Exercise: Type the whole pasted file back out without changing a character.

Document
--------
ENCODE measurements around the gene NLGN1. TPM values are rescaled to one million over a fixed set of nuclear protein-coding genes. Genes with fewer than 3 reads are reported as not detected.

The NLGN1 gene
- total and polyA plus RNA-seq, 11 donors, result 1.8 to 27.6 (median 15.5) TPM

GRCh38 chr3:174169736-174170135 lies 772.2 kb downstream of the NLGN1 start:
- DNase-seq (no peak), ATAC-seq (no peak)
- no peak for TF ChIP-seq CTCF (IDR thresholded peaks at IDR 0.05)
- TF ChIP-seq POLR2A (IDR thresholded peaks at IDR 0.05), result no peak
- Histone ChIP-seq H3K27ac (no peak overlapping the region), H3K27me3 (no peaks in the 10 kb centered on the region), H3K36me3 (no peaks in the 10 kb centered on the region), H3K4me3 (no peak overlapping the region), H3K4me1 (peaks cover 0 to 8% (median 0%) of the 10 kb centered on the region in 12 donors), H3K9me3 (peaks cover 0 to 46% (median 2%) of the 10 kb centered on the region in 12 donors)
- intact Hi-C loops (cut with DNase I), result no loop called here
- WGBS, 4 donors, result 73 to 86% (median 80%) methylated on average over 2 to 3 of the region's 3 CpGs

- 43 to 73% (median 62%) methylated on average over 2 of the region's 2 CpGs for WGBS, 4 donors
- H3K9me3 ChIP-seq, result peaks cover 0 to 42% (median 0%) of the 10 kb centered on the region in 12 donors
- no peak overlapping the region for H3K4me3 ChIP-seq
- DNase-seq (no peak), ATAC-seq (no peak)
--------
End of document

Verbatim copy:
ENCODE measurements around the gene NLGN1. TPM values are rescaled to one million over a fixed set of nuclear protein-coding genes. Genes with fewer than 3 reads are reported as not detected.

The NLGN1 gene
- total and polyA plus RNA-seq, 11 donors, result 1.8 to 27.6 (median 15.5) TPM

GRCh38 chr3:174169736-174170135 lies 772.2 kb downstream of the NLGN1 start:
- DNase-seq (no peak), ATAC-seq (no peak)
- no peak for TF ChIP-seq CTCF (IDR thresholded peaks at IDR 0.05)
- TF ChIP-seq POLR2A (IDR thresholded peaks at IDR 0.05), result no peak
- Histone ChIP-seq H3K27ac (no peak overlapping the region), H3K27me3 (no peaks in the 10 kb centered on the region), H3K36me3 (no peaks in the 10 kb centered on the region), H3K4me3 (no peak overlapping the region), H3K4me1 (peaks cover 0 to 8% (median 0%) of the 10 kb centered on the region in 12 donors), H3K9me3 (peaks cover 0 to 46% (median 2%) of the 10 kb centered on the region in 12 donors)
- intact Hi-C loops (cut with DNase I), result no loop called here
- WGBS, 4 donors, result 73 to 86% (median 80%) methylated on average over 2 to 3 of the region's 3 CpGs

- 43 to 73% (median 62%) methylated on average over 2 of the region's 2 CpGs for WGBS, 4 donors
- H3K9me3 ChIP-seq, result peaks cover 0 to 42% (median 0%) of the 10 kb centered on the region in 12 donors
- no peak overlapping the region for H3K4me3 ChIP-seq
- DNase-seq (no peak), ATAC-seq (no peak)